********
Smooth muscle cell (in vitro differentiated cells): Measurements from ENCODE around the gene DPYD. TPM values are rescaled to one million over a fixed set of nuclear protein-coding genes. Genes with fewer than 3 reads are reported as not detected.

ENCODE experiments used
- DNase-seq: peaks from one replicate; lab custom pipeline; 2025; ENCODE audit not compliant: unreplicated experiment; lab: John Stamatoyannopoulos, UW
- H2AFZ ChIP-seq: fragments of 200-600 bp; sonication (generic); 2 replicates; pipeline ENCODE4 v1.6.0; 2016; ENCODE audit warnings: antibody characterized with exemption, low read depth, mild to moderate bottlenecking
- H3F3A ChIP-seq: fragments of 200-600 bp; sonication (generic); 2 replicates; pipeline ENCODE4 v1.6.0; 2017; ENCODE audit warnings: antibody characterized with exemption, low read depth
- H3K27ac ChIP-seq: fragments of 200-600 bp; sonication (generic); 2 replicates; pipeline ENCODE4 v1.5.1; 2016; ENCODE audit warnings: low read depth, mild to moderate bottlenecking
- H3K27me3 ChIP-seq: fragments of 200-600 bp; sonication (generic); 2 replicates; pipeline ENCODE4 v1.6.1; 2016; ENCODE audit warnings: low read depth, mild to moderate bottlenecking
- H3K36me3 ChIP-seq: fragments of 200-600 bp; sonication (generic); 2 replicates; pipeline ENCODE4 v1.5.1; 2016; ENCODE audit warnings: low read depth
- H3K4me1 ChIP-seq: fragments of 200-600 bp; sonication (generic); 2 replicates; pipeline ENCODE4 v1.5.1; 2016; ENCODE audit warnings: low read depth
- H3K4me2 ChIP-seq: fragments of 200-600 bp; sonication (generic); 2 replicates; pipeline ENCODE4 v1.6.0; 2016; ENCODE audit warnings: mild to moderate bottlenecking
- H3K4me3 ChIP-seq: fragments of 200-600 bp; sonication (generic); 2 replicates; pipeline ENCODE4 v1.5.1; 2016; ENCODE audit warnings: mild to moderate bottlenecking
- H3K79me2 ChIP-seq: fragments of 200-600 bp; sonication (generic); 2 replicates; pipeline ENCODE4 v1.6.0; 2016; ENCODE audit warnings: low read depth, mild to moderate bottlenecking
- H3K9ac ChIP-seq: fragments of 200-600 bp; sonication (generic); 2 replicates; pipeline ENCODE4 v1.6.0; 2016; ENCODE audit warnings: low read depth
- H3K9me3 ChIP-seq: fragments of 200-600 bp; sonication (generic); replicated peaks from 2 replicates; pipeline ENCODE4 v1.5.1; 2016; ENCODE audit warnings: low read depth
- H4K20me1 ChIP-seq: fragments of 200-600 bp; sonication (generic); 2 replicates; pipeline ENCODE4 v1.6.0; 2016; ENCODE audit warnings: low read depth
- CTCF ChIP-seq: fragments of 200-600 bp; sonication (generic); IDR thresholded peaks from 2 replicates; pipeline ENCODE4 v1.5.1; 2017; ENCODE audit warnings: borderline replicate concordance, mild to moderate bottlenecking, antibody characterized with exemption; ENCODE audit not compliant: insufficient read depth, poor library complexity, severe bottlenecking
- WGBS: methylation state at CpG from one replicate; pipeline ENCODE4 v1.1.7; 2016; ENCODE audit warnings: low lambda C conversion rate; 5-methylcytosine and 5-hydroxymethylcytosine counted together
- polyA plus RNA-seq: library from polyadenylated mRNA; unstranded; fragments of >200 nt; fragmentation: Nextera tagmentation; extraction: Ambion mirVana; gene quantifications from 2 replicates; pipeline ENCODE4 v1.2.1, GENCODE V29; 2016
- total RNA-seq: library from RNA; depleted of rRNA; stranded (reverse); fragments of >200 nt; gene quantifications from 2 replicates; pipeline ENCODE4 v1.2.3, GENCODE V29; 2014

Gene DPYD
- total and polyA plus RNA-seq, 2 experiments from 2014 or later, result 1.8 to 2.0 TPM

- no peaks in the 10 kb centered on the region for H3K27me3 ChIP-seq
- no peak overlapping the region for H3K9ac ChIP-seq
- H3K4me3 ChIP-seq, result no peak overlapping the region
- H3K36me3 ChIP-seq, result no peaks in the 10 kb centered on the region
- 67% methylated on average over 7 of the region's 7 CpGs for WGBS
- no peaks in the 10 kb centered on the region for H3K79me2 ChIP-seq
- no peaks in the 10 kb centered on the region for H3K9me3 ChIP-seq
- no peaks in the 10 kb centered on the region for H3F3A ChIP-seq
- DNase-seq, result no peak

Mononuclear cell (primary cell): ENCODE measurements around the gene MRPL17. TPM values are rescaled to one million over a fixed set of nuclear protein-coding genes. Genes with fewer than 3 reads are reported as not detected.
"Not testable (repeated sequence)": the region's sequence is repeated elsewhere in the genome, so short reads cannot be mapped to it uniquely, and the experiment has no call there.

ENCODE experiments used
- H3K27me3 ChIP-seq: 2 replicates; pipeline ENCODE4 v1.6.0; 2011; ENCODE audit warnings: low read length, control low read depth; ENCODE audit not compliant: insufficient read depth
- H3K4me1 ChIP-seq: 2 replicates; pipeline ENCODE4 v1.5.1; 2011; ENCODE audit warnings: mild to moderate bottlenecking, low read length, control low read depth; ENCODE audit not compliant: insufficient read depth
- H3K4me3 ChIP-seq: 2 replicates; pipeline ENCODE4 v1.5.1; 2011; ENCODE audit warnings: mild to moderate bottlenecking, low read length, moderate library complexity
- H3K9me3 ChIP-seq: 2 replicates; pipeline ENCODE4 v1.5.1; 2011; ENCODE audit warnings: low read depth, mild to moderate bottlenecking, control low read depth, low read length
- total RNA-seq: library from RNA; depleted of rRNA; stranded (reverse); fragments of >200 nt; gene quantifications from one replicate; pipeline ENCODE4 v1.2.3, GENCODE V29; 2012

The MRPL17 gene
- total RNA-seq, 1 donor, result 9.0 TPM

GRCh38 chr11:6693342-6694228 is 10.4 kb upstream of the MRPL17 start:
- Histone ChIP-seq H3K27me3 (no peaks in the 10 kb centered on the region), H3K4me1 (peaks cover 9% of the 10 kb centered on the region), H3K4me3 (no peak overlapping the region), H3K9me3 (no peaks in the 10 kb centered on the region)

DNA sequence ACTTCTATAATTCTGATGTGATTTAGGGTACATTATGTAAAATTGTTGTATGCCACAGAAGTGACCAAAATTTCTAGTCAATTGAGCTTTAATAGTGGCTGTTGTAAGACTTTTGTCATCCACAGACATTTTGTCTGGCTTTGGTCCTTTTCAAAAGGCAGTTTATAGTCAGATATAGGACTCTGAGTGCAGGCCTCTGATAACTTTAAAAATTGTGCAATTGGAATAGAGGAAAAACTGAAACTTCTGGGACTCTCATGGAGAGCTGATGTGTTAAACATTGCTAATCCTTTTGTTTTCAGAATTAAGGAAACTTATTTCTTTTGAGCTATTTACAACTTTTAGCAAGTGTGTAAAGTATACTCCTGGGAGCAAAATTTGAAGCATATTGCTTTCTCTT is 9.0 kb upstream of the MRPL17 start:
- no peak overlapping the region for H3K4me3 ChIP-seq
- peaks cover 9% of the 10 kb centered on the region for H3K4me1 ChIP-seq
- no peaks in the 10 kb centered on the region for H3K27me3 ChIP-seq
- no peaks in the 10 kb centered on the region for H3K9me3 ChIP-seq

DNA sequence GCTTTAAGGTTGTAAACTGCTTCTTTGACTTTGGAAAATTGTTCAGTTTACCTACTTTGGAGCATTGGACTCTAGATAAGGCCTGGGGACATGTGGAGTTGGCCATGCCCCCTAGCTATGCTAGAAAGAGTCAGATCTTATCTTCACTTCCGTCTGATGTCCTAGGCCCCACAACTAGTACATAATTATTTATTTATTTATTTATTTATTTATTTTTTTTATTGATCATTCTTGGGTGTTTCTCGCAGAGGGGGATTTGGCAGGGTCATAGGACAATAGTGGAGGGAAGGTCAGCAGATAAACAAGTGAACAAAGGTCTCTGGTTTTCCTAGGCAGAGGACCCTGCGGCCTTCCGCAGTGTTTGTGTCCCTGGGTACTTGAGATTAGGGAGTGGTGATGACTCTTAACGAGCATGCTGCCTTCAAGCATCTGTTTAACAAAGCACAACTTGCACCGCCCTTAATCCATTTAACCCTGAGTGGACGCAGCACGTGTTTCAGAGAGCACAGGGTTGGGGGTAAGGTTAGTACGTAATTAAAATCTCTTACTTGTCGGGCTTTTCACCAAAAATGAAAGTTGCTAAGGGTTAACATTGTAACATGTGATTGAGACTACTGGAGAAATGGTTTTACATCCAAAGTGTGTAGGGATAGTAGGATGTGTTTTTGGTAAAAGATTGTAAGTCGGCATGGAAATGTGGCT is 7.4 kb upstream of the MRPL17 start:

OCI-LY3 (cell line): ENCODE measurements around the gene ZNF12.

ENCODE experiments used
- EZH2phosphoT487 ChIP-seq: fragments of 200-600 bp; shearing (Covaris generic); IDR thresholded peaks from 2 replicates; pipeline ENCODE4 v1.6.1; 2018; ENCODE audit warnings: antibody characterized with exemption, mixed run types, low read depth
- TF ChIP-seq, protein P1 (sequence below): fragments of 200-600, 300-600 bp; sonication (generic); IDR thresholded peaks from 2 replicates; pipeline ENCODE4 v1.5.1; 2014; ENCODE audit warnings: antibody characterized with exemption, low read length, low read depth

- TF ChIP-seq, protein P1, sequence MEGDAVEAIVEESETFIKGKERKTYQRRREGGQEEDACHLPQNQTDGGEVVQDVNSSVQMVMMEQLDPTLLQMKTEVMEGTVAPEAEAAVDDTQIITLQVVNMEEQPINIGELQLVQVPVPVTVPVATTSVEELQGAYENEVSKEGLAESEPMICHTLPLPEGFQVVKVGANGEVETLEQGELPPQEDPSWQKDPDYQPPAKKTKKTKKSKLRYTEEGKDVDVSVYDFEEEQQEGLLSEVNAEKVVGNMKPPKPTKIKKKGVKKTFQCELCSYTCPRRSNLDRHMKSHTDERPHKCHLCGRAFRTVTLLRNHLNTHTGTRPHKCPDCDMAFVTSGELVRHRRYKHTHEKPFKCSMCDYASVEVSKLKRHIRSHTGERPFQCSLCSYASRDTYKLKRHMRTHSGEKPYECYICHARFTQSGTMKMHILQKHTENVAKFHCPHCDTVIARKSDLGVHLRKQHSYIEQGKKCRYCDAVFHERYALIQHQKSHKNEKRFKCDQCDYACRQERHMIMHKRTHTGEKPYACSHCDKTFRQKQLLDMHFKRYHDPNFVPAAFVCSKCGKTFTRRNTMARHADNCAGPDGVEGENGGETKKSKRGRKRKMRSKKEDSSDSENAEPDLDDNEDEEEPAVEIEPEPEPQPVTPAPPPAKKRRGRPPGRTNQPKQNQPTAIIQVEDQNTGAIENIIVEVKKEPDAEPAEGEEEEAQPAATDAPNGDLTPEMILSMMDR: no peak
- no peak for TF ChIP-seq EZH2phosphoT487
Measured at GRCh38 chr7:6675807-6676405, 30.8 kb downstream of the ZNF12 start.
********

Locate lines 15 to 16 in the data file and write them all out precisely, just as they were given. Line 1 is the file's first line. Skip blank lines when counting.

- H4K20me1 ChIP-seq: fragments of 200-600 bp; sonication (generic); 2 replicates; pipeline ENCODE4 v1.6.0; 2016; ENCODE audit warnings: low read depth
- CTCF ChIP-seq: fragments of 200-600 bp; sonication (generic); IDR thresholded peaks from 2 replicates; pipeline ENCODE4 v1.5.1; 2017; ENCODE audit warnings: borderline replicate concordance, mild to moderate bottlenecking, antibody characterized with exemption; ENCODE audit not compliant: insufficient read depth, poor library complexity, severe bottlenecking